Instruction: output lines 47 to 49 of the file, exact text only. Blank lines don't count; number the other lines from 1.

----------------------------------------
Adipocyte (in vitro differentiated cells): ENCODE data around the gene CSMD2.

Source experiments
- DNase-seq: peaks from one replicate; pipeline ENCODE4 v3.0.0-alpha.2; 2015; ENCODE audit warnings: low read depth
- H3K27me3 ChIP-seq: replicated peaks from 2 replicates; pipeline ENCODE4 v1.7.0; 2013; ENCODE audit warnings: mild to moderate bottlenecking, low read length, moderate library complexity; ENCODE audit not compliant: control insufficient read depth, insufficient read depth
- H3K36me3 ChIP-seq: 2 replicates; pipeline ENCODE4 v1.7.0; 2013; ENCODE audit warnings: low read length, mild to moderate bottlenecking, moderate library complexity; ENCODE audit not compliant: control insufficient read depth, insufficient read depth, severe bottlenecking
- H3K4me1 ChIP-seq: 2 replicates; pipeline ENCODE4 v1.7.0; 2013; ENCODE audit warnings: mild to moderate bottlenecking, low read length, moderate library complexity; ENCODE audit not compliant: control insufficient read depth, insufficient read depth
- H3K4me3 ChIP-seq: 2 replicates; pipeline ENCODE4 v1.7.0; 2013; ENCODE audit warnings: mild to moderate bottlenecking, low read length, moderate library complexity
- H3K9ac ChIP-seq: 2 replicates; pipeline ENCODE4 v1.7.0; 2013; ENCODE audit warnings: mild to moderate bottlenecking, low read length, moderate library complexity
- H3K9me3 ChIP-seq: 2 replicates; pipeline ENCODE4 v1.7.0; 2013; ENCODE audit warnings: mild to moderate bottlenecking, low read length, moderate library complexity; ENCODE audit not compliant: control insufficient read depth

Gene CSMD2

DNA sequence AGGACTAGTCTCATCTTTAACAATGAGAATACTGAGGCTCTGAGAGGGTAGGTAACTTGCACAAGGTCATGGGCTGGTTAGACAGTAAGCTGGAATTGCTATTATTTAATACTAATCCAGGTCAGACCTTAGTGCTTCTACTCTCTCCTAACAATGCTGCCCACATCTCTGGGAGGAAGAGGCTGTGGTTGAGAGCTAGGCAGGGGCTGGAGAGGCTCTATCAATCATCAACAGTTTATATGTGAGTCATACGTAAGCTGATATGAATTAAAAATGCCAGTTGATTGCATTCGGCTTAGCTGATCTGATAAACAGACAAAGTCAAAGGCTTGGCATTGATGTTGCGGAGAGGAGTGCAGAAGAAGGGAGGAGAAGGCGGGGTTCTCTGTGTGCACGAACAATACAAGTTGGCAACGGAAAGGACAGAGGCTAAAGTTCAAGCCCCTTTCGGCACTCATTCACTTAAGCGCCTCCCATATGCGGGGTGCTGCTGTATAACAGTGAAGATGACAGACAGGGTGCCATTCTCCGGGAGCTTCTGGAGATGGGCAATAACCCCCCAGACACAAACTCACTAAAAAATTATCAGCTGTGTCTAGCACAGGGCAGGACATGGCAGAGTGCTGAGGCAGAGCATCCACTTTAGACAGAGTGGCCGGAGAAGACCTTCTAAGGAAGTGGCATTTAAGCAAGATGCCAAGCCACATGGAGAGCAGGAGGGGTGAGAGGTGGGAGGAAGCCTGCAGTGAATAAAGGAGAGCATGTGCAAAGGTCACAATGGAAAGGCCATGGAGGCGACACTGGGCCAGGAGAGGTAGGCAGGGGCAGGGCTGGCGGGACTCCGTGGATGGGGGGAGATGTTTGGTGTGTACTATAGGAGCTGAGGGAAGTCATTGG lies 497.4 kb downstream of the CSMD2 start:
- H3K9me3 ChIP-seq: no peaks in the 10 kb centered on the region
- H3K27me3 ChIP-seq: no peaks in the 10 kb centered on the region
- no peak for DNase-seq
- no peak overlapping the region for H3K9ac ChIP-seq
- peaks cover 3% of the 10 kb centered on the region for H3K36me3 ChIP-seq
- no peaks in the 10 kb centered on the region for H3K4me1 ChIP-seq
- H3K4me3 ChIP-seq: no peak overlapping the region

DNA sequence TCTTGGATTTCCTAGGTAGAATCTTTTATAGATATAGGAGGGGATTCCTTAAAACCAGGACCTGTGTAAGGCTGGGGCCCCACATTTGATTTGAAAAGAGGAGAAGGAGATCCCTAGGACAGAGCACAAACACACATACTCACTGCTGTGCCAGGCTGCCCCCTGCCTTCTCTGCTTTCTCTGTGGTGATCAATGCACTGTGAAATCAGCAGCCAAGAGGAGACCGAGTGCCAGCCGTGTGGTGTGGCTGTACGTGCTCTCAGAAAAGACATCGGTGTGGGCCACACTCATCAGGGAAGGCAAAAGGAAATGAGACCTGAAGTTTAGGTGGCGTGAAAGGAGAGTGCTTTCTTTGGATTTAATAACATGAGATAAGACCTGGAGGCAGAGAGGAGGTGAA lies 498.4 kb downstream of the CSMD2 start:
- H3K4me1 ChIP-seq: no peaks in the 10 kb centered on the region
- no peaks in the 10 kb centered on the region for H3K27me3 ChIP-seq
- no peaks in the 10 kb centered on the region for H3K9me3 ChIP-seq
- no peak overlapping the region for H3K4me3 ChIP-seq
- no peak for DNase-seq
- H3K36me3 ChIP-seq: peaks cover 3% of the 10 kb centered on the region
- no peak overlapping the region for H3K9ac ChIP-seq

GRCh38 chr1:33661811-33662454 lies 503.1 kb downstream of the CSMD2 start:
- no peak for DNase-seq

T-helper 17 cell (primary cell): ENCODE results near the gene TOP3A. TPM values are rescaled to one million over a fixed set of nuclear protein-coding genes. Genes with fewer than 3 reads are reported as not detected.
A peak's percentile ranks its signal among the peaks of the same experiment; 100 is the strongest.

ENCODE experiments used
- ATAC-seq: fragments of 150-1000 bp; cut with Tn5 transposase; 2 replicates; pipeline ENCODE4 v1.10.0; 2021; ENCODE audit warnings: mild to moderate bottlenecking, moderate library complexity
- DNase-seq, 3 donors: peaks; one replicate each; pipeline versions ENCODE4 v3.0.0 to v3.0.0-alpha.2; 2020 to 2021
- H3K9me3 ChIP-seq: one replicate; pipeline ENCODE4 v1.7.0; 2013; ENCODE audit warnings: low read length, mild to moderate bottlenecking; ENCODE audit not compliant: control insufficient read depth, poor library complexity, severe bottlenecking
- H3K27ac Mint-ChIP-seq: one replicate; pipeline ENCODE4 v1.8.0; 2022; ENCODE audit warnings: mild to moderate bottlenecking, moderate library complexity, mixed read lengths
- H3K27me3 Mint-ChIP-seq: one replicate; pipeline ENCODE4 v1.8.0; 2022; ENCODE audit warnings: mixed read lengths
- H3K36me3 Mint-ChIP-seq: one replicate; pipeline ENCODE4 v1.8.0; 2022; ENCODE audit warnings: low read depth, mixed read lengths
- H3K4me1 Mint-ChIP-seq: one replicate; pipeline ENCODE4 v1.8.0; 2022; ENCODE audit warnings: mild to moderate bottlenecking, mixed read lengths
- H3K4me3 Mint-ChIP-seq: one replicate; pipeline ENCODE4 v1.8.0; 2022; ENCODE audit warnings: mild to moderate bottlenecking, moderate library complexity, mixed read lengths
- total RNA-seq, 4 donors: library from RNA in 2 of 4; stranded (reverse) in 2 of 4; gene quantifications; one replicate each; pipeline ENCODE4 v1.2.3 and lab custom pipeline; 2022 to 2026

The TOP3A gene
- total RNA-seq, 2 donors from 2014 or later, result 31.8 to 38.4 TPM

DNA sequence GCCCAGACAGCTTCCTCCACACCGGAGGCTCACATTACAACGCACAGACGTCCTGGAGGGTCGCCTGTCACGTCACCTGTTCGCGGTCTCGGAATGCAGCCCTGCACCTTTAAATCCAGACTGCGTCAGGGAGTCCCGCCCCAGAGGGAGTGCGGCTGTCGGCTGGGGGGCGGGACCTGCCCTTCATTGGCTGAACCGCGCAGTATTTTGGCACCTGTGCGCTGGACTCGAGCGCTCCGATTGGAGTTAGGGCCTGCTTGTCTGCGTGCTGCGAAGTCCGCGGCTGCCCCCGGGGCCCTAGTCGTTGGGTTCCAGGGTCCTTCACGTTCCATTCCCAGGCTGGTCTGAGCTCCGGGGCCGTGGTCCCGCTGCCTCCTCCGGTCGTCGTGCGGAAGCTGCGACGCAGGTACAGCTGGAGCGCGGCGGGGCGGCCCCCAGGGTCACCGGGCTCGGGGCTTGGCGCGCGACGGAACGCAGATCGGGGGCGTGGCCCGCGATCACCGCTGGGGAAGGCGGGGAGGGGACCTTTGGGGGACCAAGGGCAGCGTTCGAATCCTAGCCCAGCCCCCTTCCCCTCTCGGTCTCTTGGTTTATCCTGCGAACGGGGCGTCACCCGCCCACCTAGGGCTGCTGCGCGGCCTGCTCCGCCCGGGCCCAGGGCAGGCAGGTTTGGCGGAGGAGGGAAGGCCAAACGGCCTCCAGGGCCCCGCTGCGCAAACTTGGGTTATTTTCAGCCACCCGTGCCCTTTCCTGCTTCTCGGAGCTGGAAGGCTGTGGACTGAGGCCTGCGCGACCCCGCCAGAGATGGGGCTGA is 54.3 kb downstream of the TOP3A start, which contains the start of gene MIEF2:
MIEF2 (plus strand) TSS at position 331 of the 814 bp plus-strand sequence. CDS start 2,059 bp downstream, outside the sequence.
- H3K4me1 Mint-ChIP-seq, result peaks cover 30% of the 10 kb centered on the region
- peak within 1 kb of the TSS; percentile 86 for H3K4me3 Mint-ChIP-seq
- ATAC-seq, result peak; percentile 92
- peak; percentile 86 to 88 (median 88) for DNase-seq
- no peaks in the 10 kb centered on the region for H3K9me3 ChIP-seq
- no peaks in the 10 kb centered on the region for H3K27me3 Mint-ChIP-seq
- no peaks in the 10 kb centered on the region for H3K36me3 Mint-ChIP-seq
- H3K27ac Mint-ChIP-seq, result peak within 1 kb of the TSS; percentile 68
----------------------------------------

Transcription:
- ATAC-seq, result peak; percentile 92
- peak; percentile 86 to 88 (median 88) for DNase-seq
- no peaks in the 10 kb centered on the region for H3K9me3 ChIP-seq